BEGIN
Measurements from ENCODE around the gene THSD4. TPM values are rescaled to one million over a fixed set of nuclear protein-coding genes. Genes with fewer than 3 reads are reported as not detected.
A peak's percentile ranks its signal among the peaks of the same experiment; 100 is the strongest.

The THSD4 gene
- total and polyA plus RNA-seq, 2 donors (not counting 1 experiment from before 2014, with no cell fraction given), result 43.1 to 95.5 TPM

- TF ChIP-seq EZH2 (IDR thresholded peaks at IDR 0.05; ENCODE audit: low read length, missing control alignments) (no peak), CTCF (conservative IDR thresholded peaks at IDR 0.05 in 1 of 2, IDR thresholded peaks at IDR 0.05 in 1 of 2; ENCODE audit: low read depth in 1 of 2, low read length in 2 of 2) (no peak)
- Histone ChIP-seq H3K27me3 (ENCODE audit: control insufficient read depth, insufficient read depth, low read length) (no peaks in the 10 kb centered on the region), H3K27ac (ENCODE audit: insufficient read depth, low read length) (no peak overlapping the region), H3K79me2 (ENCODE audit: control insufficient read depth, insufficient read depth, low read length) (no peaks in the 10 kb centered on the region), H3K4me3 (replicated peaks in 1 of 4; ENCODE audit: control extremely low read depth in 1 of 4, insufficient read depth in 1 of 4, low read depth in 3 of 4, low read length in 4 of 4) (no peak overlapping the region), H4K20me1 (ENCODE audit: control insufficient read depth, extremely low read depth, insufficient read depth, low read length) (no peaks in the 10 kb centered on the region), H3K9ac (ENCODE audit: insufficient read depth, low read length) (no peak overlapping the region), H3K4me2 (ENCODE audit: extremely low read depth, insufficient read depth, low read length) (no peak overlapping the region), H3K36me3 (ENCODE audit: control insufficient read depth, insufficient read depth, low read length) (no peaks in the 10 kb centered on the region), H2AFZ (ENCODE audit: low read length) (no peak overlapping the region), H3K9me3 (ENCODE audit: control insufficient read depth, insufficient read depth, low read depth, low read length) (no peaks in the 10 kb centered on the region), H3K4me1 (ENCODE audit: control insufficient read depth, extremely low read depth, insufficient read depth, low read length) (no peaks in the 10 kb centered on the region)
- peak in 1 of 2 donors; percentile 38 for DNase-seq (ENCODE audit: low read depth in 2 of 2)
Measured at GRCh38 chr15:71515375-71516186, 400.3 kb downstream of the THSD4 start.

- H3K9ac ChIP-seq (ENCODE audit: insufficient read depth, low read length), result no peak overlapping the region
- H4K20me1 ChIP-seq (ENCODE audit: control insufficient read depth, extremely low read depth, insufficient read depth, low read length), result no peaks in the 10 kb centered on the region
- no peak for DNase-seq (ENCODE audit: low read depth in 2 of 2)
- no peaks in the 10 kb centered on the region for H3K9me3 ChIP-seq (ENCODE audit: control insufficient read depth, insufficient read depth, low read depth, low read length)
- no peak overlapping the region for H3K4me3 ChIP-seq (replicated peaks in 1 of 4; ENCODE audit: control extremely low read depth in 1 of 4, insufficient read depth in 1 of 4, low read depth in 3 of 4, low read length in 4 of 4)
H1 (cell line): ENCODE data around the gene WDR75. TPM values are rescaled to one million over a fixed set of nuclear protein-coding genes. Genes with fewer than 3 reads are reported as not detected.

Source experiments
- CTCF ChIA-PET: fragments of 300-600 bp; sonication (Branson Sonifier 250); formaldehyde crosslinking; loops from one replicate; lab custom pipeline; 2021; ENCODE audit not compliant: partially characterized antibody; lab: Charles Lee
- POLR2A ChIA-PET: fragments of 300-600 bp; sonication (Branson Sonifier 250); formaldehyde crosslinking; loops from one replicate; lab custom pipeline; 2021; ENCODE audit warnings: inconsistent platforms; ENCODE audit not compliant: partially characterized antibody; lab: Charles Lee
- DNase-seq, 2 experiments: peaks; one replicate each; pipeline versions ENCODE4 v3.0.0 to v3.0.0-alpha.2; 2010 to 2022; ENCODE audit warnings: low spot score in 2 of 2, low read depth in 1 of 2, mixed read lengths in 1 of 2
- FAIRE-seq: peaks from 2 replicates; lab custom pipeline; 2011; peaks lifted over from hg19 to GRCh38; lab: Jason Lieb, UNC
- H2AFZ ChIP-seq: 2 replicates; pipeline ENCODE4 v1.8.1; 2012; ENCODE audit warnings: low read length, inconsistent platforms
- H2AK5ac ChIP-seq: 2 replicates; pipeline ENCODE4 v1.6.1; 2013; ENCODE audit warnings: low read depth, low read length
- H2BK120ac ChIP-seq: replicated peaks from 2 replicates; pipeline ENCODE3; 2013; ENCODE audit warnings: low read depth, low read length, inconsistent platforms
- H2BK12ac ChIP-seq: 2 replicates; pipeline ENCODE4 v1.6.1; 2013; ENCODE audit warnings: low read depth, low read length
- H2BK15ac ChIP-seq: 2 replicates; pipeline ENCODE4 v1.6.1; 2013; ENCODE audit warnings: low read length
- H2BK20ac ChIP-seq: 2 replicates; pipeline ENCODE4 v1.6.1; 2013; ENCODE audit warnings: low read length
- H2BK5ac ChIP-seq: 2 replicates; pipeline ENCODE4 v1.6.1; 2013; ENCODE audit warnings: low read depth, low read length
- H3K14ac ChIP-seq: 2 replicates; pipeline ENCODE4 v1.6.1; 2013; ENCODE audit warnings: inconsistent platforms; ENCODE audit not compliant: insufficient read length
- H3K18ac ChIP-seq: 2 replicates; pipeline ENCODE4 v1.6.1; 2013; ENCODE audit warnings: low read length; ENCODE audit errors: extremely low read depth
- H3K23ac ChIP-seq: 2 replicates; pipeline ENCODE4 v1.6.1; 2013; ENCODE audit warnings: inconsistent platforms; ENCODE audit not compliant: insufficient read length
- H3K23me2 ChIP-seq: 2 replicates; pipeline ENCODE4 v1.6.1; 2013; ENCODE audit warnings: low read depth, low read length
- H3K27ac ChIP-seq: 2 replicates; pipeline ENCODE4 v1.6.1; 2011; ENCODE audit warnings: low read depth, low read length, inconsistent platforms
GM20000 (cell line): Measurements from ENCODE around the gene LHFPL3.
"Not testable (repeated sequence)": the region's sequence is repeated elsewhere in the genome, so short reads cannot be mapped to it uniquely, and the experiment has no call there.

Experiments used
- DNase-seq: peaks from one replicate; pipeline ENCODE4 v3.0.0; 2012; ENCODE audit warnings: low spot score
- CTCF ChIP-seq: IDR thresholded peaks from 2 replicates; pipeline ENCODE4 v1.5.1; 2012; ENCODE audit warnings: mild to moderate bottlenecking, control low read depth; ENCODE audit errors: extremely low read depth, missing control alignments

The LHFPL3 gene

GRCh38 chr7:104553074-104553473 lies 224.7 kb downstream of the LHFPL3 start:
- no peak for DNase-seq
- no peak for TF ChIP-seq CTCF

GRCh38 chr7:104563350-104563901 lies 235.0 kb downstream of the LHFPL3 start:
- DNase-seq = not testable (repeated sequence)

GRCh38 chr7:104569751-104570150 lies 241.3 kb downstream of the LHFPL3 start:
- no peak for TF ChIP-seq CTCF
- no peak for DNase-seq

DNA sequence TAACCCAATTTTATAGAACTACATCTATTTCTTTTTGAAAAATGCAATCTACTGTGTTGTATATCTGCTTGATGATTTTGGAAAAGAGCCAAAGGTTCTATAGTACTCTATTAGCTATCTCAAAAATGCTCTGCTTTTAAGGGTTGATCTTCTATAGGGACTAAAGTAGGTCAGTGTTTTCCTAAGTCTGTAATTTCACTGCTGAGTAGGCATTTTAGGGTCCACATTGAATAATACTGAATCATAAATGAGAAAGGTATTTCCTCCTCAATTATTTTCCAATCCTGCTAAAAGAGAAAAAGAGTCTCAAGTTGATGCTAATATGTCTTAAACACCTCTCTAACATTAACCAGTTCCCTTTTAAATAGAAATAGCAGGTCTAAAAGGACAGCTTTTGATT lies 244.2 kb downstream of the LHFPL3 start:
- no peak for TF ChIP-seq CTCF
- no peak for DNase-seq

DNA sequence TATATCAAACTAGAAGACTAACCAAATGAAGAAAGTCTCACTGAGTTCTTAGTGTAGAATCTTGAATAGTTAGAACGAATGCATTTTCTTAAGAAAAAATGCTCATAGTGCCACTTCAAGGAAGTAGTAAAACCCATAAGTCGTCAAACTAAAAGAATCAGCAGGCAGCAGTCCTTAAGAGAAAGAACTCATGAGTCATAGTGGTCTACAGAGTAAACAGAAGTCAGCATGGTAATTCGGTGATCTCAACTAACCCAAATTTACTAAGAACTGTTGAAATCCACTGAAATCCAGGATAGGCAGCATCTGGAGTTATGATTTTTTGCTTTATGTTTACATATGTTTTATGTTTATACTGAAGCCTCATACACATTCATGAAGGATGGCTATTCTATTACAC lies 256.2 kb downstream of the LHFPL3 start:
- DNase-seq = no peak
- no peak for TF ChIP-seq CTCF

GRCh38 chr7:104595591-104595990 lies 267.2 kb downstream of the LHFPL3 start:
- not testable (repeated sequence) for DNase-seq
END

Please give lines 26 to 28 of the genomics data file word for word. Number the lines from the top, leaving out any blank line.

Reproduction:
- H2BK5ac ChIP-seq: 2 replicates; pipeline ENCODE4 v1.6.1; 2013; ENCODE audit warnings: low read depth, low read length
- H3K14ac ChIP-seq: 2 replicates; pipeline ENCODE4 v1.6.1; 2013; ENCODE audit warnings: inconsistent platforms; ENCODE audit not compliant: insufficient read length
- H3K18ac ChIP-seq: 2 replicates; pipeline ENCODE4 v1.6.1; 2013; ENCODE audit warnings: low read length; ENCODE audit errors: extremely low read depth